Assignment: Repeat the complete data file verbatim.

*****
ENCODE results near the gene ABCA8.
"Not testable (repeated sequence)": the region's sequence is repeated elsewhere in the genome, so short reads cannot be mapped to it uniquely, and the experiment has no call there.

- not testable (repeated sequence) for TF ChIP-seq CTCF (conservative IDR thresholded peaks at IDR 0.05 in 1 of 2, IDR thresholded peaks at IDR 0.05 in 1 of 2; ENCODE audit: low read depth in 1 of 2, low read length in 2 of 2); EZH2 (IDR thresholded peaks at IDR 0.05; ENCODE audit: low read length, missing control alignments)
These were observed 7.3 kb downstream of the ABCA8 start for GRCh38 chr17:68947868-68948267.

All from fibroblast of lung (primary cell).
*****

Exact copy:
ENCODE results near the gene ABCA8.
"Not testable (repeated sequence)": the region's sequence is repeated elsewhere in the genome, so short reads cannot be mapped to it uniquely, and the experiment has no call there.

- not testable (repeated sequence) for TF ChIP-seq CTCF (conservative IDR thresholded peaks at IDR 0.05 in 1 of 2, IDR thresholded peaks at IDR 0.05 in 1 of 2; ENCODE audit: low read depth in 1 of 2, low read length in 2 of 2); EZH2 (IDR thresholded peaks at IDR 0.05; ENCODE audit: low read length, missing control alignments)
These were observed 7.3 kb downstream of the ABCA8 start for GRCh38 chr17:68947868-68948267.

All from fibroblast of lung (primary cell).